Scherschligt explained it further, using the Jim River or Missouri River as an example. The rivers rise; when one gets to a certain level, his team starts to look further into the situation. If the river keeps going up, they’ll have meetings with various people to determine what’s going on, who it’s affecting and how it’s affecting them. As it continues to rise, it heightens the situation to move up to the next trigger point.

The team also looks at those four previously mentioned components in emergency situations outside of a natural disaster, including plans for active shooter, civil disturbance, mass fatality and hazmat plans. Details, or tactics, are included on how to handle each situation.

“There’s got to be at least 50 different facets of the plan that we have to look at,” Scherschligt explains. “It isn’t just us. I have to orchestrate the plan; I have to put it together. We have a committee called the local emergency planning committee that works together to help look at things.” As he explained the many duties that he and his team cover in keeping our community safe, I appreciated the responsibility, detail and teamwork of so many that go into this.

This team also assists Scherschligt in providing education to businesses on various issues such as how to recover from an emergency or how to initiate a plan for one. His new goal is to educate more people on these events, especially the younger generation. Scherschligt also has other duties: overseeing the Yankton County Search & Rescue; the Skywarn group, a team of twenty-four people that venture out during storms to determine when to sound the storm warning sirens and CERT, or Community Emergency Response Team, volunteers who are trained to help their neighborhood in certain situations. He and his team also help manage the 211 helpline. This free resource, available 24 hours per day, seven days a week, is for citizens to call for confidential help and assistance with various issues and it helps the Emergency Management team with response and recovery. Citizens are encouraged to call the number to obtain information and to report their damages.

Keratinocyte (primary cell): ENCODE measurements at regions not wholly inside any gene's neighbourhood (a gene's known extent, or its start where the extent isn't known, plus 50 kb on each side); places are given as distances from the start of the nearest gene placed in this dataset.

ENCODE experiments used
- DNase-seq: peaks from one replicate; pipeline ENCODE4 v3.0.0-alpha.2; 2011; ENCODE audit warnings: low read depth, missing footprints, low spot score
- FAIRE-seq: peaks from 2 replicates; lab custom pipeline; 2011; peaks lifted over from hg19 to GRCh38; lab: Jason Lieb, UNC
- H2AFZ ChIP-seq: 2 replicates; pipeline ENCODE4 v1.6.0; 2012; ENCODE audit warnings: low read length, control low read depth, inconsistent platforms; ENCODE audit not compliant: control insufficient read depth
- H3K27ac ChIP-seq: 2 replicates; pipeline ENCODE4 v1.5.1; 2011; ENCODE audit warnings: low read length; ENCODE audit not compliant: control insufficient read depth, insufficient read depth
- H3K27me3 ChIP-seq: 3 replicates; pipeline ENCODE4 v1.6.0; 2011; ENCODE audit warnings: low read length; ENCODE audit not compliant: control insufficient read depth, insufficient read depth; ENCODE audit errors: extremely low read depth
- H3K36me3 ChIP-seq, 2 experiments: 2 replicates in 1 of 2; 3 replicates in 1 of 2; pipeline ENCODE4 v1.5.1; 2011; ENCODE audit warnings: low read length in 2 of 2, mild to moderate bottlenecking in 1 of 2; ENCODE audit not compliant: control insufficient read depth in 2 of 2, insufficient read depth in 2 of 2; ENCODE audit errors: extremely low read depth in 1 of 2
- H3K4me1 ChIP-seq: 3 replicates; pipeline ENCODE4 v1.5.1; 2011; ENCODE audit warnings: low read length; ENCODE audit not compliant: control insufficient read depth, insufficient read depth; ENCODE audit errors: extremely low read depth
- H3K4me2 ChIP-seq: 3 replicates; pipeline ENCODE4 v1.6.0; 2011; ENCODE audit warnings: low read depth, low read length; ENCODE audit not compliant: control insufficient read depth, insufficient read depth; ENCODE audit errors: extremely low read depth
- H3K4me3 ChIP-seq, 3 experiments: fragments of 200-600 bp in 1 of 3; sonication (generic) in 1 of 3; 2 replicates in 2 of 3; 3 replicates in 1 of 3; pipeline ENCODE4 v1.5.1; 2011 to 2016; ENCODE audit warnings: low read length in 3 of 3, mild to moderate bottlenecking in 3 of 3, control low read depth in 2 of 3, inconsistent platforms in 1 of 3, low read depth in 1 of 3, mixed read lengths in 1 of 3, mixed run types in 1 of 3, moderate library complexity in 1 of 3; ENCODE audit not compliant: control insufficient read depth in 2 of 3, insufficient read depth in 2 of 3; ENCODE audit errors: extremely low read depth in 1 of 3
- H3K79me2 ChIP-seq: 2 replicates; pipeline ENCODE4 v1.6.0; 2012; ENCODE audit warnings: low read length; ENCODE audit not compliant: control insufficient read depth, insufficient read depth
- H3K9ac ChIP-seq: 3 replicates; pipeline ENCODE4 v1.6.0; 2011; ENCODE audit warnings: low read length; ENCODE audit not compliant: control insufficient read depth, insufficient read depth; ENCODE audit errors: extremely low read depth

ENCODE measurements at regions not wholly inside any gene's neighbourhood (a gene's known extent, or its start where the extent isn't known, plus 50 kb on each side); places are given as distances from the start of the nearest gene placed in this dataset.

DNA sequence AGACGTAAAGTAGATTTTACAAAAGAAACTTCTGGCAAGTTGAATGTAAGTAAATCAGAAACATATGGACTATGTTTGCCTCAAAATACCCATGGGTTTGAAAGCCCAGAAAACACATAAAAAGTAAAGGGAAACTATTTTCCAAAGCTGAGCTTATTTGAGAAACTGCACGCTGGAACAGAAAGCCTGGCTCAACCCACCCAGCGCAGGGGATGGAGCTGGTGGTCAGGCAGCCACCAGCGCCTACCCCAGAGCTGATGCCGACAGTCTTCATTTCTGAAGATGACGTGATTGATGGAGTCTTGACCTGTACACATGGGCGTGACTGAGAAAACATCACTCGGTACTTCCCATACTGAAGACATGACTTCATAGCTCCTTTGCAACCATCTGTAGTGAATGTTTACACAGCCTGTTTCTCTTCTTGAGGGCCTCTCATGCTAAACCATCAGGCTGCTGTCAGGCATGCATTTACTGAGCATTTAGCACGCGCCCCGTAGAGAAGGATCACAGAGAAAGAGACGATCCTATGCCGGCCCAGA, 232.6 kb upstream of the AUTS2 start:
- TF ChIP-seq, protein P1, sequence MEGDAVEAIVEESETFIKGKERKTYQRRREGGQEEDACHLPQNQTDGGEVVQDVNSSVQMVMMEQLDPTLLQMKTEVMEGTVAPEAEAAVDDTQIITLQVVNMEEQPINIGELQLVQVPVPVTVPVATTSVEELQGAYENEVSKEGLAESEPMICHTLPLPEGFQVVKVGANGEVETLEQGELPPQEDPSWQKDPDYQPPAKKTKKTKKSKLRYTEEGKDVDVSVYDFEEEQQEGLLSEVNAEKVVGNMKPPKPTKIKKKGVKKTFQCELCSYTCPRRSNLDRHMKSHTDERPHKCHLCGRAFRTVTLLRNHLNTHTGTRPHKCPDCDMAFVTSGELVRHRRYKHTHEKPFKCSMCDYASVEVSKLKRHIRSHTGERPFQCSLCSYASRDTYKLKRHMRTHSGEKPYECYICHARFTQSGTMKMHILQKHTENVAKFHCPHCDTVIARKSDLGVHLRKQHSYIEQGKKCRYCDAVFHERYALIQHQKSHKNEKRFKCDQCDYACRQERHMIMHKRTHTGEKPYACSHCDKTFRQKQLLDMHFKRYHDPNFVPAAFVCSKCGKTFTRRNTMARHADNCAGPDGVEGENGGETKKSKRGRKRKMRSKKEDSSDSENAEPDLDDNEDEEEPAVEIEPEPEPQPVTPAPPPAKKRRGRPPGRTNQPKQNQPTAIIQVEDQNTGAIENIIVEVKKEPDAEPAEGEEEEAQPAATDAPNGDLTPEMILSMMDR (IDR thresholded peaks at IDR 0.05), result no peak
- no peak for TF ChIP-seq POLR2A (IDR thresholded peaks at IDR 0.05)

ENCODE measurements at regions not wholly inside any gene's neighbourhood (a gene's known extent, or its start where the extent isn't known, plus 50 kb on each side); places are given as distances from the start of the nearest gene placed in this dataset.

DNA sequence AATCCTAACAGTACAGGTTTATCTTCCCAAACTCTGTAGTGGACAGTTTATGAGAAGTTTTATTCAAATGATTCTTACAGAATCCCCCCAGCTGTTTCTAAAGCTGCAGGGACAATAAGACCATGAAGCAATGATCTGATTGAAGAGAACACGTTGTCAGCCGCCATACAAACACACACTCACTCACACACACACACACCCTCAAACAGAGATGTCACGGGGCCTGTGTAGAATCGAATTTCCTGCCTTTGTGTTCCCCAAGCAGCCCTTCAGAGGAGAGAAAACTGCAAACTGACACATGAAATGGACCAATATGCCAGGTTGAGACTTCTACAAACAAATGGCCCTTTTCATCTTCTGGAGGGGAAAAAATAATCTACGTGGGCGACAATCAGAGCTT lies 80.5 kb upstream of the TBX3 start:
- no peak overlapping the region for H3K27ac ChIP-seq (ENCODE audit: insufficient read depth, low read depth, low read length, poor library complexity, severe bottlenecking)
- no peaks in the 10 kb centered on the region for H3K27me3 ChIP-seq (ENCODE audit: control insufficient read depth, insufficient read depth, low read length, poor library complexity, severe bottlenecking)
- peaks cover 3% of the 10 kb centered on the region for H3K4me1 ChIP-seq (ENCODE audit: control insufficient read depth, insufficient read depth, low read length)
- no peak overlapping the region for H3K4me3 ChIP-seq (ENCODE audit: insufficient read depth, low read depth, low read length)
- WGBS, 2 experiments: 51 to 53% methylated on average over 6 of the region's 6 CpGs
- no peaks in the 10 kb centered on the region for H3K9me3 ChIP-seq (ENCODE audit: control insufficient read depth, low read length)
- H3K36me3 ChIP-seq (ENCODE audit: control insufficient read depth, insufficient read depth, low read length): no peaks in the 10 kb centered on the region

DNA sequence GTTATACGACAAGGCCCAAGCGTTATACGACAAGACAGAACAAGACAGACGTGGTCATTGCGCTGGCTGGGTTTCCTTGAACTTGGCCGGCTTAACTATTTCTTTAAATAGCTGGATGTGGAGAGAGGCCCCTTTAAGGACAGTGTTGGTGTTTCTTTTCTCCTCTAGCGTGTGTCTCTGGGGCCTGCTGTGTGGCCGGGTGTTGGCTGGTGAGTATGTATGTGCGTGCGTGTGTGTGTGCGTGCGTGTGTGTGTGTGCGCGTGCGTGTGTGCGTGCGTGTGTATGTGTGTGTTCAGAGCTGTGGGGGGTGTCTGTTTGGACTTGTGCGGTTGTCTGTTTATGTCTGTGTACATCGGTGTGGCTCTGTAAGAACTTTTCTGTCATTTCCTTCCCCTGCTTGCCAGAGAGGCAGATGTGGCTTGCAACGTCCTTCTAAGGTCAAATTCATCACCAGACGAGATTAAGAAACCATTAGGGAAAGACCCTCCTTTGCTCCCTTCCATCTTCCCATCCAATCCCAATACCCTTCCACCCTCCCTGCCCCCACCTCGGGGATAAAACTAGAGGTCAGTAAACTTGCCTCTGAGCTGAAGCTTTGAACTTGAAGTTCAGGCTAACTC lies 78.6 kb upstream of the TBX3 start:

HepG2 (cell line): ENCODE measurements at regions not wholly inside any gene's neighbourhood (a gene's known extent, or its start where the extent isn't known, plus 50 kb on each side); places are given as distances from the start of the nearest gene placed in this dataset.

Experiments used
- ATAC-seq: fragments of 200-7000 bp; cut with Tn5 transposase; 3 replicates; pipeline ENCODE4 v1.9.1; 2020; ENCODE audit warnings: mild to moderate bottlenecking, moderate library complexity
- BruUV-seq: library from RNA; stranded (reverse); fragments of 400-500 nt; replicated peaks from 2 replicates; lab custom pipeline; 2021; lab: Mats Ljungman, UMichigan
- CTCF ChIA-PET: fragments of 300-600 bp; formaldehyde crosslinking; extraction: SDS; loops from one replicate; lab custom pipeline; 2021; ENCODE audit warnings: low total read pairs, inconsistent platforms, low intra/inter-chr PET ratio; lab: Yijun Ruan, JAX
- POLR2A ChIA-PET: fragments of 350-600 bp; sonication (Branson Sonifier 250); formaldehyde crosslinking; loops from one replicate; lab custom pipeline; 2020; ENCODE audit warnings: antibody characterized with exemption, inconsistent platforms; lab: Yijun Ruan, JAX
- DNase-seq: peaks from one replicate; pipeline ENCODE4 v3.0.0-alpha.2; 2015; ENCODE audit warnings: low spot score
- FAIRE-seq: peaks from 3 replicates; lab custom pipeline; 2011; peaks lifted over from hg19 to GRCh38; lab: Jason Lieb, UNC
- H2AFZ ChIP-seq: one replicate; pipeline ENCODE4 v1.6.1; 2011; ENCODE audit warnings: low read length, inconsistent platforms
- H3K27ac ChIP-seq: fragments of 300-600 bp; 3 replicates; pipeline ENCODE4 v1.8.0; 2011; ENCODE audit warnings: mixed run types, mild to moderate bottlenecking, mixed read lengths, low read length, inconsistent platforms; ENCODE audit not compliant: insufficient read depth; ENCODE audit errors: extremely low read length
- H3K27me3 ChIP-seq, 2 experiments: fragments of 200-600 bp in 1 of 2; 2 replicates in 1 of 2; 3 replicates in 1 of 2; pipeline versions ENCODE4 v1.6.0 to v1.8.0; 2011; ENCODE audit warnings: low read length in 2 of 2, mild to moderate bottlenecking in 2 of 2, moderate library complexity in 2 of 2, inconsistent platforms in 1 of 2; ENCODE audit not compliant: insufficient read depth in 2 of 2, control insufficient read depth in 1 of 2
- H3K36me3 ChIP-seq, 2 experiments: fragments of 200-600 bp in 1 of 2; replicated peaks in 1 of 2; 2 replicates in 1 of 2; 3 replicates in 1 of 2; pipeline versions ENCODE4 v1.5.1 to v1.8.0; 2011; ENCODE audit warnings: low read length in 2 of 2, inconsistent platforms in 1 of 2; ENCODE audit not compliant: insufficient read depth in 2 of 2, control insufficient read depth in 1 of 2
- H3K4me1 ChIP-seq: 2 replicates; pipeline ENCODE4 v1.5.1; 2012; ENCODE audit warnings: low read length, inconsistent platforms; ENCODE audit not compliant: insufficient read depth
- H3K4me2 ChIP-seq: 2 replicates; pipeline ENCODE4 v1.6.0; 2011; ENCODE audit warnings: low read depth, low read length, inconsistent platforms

There’s never a dull moment for Scherschligt. He laughs as he explains how he’s gotten the nickname “Mr. Doom & Gloom” because that’s all he looks at: what can happen, how it can go wrong, and how bad it could be.

“You can never be prepared enough,” he states. “The challenging part is making sure we don’t miss something.”

More information about Yankton County Emergency Management can be found on their website, and is located under Departments/Emergency Management. This web page shows announcements, information on road closures and flood assistance along with other various topics, forms, guides and links. Information from the department can also be accessed through their Facebook page, Yankton County Emergency Management.

Scherschligt mentions one source that may be of interest to many; text YCOEM to 898211 to receive short, infrequent text messages about emergency management news and alerts.

Outside of his job, Scherschligt also volunteers with First Responders, Yankton Search and Rescue and volunteers for the fire department in his hometown of Lesterville, previously serving as Chief and currently as Assistant Chief.

Reflecting on his role, he smiles. “I just love doing this stuff. I like it here, I like the people of Yankton County.” He enjoys the working relationship and trust established with his affiliates in Yankton County.

I’ve known Paul as long as I can remember (he’s part of my family) and have always seen him with a calm demeanor. I asked him how he stays composed at work, and he admits it’s not always that way. “Oh, there’s times,” he laughs. “Maybe it’s age.” He admits that they have their ways of dealing with the stress of their jobs, including a space where they can release frustrations. “Keeping calm has a lot to do with the people you work with. I don’t know that a guy could do the job by himself without this team. No matter what level of disaster you have, you have this team that’s there to support you. So you fall back on them.”